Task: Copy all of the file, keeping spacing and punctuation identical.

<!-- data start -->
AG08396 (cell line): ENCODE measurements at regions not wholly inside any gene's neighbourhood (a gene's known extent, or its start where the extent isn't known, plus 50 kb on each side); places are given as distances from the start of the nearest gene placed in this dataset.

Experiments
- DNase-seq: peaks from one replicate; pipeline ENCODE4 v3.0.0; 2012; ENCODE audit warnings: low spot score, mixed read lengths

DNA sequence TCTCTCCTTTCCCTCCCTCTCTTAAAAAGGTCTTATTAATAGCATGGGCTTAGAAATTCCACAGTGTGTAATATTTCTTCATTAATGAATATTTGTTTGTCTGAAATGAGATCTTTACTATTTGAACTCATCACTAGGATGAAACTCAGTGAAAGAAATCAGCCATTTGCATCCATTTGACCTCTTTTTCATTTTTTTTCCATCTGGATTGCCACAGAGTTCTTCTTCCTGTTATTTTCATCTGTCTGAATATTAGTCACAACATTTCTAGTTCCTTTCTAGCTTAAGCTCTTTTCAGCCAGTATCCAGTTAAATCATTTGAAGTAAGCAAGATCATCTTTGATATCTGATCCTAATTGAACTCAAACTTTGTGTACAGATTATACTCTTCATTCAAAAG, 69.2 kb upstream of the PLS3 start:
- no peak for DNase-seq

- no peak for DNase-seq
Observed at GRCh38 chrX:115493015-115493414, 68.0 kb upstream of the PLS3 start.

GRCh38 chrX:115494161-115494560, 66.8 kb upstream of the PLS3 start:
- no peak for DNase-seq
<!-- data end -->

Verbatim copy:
AG08396 (cell line): ENCODE measurements at regions not wholly inside any gene's neighbourhood (a gene's known extent, or its start where the extent isn't known, plus 50 kb on each side); places are given as distances from the start of the nearest gene placed in this dataset.

Experiments
- DNase-seq: peaks from one replicate; pipeline ENCODE4 v3.0.0; 2012; ENCODE audit warnings: low spot score, mixed read lengths

DNA sequence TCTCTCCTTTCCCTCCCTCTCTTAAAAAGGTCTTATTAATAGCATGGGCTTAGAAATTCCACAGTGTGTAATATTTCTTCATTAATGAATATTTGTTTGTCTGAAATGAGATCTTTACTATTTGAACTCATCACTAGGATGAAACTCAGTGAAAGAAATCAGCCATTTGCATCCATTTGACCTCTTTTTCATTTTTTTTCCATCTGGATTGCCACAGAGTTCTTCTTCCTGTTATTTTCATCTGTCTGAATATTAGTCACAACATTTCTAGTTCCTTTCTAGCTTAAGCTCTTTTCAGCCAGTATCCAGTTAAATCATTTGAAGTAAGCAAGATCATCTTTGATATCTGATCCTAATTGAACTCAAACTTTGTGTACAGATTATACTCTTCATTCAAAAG, 69.2 kb upstream of the PLS3 start:
- no peak for DNase-seq

- no peak for DNase-seq
Observed at GRCh38 chrX:115493015-115493414, 68.0 kb upstream of the PLS3 start.

GRCh38 chrX:115494161-115494560, 66.8 kb upstream of the PLS3 start:
- no peak for DNase-seq